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Alela Diane and Ryan Francesconi look for silver linings

"Cold Moon"

Release date: 16 October 2015
Alela Diane and Ryan Francesconi Cold Moon
18 October 2015, 11:30 Written by Adam Nelson
As far as introductions to albums go, it’s hard to think of many more appropriate than Alela Diane’s first words on Cold Moon: “A blue and windy day a month or so ago / was the last gasp of summertime this year,” she sings at the start of opener “Quiet Corner,” a lyric which drives straight at the album's icy heart, where summer is but a distant, hazy memory.

Diane and her fellow Portlander Ryan Francesconi conceived Cold Moon at a show in October 2014, and composed it over the course of the Pacific Northwest winter, a season that is ingrained in the bones of these songs. Cold Moon is the first full-length new release from Diane since 2013's About Farewell, a record she described as a "divorce album". In the time that's passed, she's remarried and become a mother. By her own confession Diane is a writer whose songs are fuelled by happenstance, and a period of relative stability in her life augured a period of artistic stagnation. Collaboration with Francesconi, whose previous biggest credit was his work arranging Joanna Newsom's Have One on Me, was intended as a way for both artists to emerge from creative standstills.

Francesconi’s Balkan-influenced compositions are sparse and fragile and autumnal. Sometimes he simply picks out and echoes Diane’s vocal melody; there is a moment on “Migration” when she starts to sing along to his arpeggio, sounding like a spontaneous improvisation, which might be the case given the way this collaboration came together. Mostly Francesconi's instrumentation is deliberately unobtrusive, doing just enough to underpin and never overshadow Diane’s voice. Occasionally it is barely there at all.

Francesconi cites Béla Bartók as a crucial part of his musical education, and his arrangements share an ambiguity of mood with the Hungarian’s best pieces, which means Diane’s lyrics are not straitjacketed into a particular interpretation by the music. Her words are obsessed with weather and seasons, all fading light and changing tides; they're frequently bleak, ruminating on death and loss and the passage of time, but they are never singularly so, never a grey cloud without a ray of light. For all the darkness, “we never tire of the changing of the seasons,” Diane sings on the gentle “Quiet Corner”. Winter and despair cannot be irredeemably bound together without invoking their counterpoints, the inevitability of change, of return and rebirth. “There is blue above the clouds, even on the darkest day,” the title track reminds us. Francesconi’s playing catches in these ambiguous spaces, his sense of tone echoing Diane’s sentiments.

Francesconi’s Newsom connection is perhaps unfortunate. Being the pre-eminent peddler of delicate wintry-folk of the past decade or so, it is unsurprising that comparisons with Newsom have haunted Diane most of her career (the two are friends and both grew up in Nevada City, California). To confess the inconfessable, I’ve never been totally sold on Newsom, but even to me it is clear that Diane is never going to come out of these comparisons favourably. She is almost entirely lacking in the theatrical bombast that is Newsom’s USP and while, superficially, there are other acts who sound similar to Diane, there is still very little else that could readily be confused for Newsom's "Monkey and Bear".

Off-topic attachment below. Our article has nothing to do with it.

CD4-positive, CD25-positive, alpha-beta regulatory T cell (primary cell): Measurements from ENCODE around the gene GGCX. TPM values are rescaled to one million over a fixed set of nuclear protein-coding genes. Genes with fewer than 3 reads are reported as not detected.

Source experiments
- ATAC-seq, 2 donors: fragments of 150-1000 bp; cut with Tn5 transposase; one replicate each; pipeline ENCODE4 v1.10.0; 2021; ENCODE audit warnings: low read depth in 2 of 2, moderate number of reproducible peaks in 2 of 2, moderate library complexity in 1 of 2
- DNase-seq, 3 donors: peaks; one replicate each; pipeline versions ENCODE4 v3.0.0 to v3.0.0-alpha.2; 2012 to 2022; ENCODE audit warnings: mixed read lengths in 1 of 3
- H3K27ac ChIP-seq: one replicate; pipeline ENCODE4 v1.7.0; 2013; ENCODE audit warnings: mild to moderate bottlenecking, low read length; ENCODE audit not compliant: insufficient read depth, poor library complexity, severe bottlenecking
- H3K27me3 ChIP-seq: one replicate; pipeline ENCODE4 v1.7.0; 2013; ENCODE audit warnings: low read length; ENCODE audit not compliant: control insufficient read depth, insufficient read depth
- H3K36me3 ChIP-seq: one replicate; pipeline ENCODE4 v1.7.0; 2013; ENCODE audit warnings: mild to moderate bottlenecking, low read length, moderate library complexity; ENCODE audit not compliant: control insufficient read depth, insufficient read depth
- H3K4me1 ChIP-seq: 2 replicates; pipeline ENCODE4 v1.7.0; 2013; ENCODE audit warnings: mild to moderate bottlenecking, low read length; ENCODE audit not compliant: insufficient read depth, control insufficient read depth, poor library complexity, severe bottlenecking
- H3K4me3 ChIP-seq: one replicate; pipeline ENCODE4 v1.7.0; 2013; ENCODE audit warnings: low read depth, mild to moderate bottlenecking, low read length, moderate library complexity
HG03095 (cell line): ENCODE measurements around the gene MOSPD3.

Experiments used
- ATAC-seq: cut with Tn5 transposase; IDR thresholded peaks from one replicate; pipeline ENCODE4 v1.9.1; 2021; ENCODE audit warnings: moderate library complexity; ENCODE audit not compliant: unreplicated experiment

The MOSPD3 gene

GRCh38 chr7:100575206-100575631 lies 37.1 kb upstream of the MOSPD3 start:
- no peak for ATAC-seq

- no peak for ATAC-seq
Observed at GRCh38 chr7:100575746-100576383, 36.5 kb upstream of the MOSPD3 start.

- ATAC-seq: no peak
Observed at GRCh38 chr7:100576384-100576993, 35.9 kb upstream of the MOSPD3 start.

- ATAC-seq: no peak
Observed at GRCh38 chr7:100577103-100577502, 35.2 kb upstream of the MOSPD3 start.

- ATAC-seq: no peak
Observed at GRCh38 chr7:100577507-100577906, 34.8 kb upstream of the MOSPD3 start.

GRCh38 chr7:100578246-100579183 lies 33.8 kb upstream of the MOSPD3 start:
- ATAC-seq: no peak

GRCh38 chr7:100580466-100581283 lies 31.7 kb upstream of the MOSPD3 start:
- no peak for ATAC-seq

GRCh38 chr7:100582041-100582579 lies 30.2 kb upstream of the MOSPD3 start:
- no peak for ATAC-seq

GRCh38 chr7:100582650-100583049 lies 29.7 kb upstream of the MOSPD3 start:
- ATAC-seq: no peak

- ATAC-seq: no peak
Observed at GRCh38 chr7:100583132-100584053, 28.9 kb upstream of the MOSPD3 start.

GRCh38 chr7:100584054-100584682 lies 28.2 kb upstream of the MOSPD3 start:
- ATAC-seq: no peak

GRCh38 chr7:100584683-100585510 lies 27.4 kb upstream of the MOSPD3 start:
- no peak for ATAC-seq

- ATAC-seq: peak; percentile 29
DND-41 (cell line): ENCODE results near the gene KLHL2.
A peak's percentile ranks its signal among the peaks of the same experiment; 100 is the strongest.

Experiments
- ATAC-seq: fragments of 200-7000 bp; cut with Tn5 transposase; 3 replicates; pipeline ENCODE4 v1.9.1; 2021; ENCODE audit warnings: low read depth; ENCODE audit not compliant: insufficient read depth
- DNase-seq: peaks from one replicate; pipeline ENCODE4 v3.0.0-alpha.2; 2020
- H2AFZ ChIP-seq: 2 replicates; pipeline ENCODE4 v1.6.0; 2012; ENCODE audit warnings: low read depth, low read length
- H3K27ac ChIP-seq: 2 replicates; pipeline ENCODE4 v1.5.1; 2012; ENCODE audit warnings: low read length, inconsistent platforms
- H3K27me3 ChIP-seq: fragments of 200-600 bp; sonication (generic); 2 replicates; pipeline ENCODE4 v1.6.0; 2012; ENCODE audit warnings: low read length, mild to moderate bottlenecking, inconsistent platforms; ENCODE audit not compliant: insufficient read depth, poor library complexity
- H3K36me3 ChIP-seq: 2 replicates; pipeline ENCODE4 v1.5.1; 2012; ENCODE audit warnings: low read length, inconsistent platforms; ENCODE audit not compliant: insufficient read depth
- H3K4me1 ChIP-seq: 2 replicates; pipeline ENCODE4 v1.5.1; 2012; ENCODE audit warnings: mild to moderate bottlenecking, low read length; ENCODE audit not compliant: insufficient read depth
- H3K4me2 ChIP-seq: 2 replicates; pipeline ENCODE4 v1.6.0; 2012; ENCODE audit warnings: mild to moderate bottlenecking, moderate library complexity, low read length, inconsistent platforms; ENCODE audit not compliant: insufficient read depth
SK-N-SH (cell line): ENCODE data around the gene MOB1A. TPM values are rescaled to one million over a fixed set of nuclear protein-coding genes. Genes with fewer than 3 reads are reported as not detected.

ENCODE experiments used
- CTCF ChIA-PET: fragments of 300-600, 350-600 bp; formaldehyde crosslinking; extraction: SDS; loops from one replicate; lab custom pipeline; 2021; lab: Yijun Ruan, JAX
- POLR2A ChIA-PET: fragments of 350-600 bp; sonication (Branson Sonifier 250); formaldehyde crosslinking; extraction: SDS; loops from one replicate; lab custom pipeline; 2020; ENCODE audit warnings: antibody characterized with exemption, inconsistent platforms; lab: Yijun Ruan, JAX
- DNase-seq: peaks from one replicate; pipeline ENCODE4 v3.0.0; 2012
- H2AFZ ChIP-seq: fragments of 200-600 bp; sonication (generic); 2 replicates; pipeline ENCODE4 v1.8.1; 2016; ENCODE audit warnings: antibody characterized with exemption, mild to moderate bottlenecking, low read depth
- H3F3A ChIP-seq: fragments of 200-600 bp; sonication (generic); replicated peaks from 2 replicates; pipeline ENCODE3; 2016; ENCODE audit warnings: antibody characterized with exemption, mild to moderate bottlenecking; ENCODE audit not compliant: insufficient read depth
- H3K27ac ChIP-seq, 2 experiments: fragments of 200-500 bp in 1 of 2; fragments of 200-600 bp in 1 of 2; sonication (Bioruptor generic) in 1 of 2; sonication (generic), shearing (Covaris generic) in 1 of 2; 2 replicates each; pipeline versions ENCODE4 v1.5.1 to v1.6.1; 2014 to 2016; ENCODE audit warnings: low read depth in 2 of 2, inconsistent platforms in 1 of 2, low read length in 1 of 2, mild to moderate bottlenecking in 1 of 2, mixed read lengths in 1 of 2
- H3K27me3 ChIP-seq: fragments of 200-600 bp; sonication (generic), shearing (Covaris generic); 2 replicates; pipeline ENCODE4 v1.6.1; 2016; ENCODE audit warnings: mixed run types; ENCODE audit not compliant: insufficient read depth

Where Newsom invests in narrative flights of fancy and fantasy, Diane is rooted in the real. Though there is something fantastical about her descriptions of the Oregon winter landscape — “city lights do shine / stars are lost in sight / reflections of the light / from buildings and machines” — it is constantly tempered with reminders of the engulfing, encompassing passage of time, reminders that “we can’t hold back the night.” The next track, “Shift”, hinges around the repeating phrase “rise, fall / in, out”. It isn’t anchored to anything in particular, cropping up several times in the song as a quasi-chorus. Rise, fall, in, out is the album’s four-word summary, it’s thematic centre.

I began trying to write this review in Madrid, where even in early October the temperature was somewhere in the mid-20s and where Cold Moon didn’t make much sense. Back in London, where the mid-October temperatures are dropping by the day, Cold Moon managed to lock perfectly into that strange sense of passing and the end of something that the shorter days, the turning leaves, the pervasive cold instills in my mind. Cold Moon is an winter morning. Not a dark, brittle winter morning, but a happily futile winter Sunday morning, where the a few snatched hours of watercolor sunlight feel all the more precious for their scarcity. If Diane’s About Farewell was indeed about farewell, Cold Moon is about the knowledge that while “we can’t hold back the dark”, the light will come around again anyway. It is not by coincidence that the album's closing words are "goodbye, goodbye", and it is no accident that this is among the album's most uplifting, affirming moments.

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